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How Your Self-Confidence Directly Impacts Your Income

   

by Glenn Shepard

May 26, 2015

Category: Management

 
   
 
   
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I received an interesting email from my friend and fellow author Peggy McColl in Ottawa, Canada.
 
She’s not a hard-nosed management person like me. She’s more into the power of visualizing goals and getting in touch with your emotions.
 
I’m a more methodical, just show it to me in black and white, balance sheet, measurable results kind of guy.
 
She sent me the following excerpt from her book, Your Destiny Switch: Master Your Key Emotions, and Attract the Life of Your Dreams:

 
"Years ago when I was a vice president of corporate development, I created a system of evaluation for our employees that was used to determine everyone’s yearly bonus.
 
I told my boss that I found it curious that when the employees were measured against the standards of the system I’d developed, very few had performed at the highest level.
 
While everyone had earned a salary and a bonus, only 10 percent had gotten the full incentive that was available to people who met all their performance goals. I asked the president of the company, “If you look at the people in this top ten percent who achieved the maximum bonus, what do you think they have in common?”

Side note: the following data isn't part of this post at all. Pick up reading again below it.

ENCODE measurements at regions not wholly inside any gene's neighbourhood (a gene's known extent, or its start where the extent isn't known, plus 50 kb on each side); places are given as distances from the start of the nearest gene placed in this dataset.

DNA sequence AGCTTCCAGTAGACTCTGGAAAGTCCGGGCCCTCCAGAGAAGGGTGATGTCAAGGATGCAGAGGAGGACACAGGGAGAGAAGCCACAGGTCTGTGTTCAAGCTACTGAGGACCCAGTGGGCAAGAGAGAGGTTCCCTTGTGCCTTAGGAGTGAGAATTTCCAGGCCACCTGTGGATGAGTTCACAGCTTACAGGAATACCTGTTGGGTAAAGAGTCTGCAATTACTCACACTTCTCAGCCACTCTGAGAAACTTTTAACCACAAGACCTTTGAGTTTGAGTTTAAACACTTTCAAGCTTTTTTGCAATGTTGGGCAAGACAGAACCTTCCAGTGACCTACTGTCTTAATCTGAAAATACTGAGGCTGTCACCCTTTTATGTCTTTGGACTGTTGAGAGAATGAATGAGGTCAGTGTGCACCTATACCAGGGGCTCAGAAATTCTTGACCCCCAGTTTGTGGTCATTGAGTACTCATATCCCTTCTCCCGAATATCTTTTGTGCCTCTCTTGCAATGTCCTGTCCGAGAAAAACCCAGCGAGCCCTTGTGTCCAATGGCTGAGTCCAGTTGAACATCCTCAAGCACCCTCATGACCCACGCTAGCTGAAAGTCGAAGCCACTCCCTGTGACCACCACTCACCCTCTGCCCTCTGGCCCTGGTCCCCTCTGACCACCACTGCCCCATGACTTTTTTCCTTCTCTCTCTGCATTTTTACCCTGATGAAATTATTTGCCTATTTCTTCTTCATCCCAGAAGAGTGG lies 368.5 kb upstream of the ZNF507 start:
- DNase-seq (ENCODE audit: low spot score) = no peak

Without hesitation, the president said, “Confidence. They exude confidence, so they get results.”

 
There are two huge principles of management and motivation in that short excerpt.
 
First, she tied year-end bonuses to performance. Performance based pay are incentives which people have to earn, as evidenced by the fact that only 1 in 10 earned them in her case.
 
Things like Christmas bonuses are entitlements, which requires nothing more than being there and motivates no one. This is no different than every kid getting a trophy.
 
Second, Peggy's boss made the immediate correlation between confidence and performance. Employees who have high-self esteem are confident in themselves. When people are confident, they’re far more willing to take on new responsibilities, even welcoming challenge, and aren’t afraid to grow.
 
Those who lack confidence will stay safely barricaded inside their comfort zone. When nothing is ventured, nothing is gained and no growth ever occurs. So what should you do about an employee who lacks confidence?
 
Begin by boosting his self-esteem.
 
And how do you boost a person’s self-esteem? It certainly isn’t by giving trophies to everyone.
 
Tune in for next week’s column and I’ll show you.

To Your Success,



P.S. For those who were paying attention to the series on marketing, the hook in the last sentence is the Zeigarnik Effect again.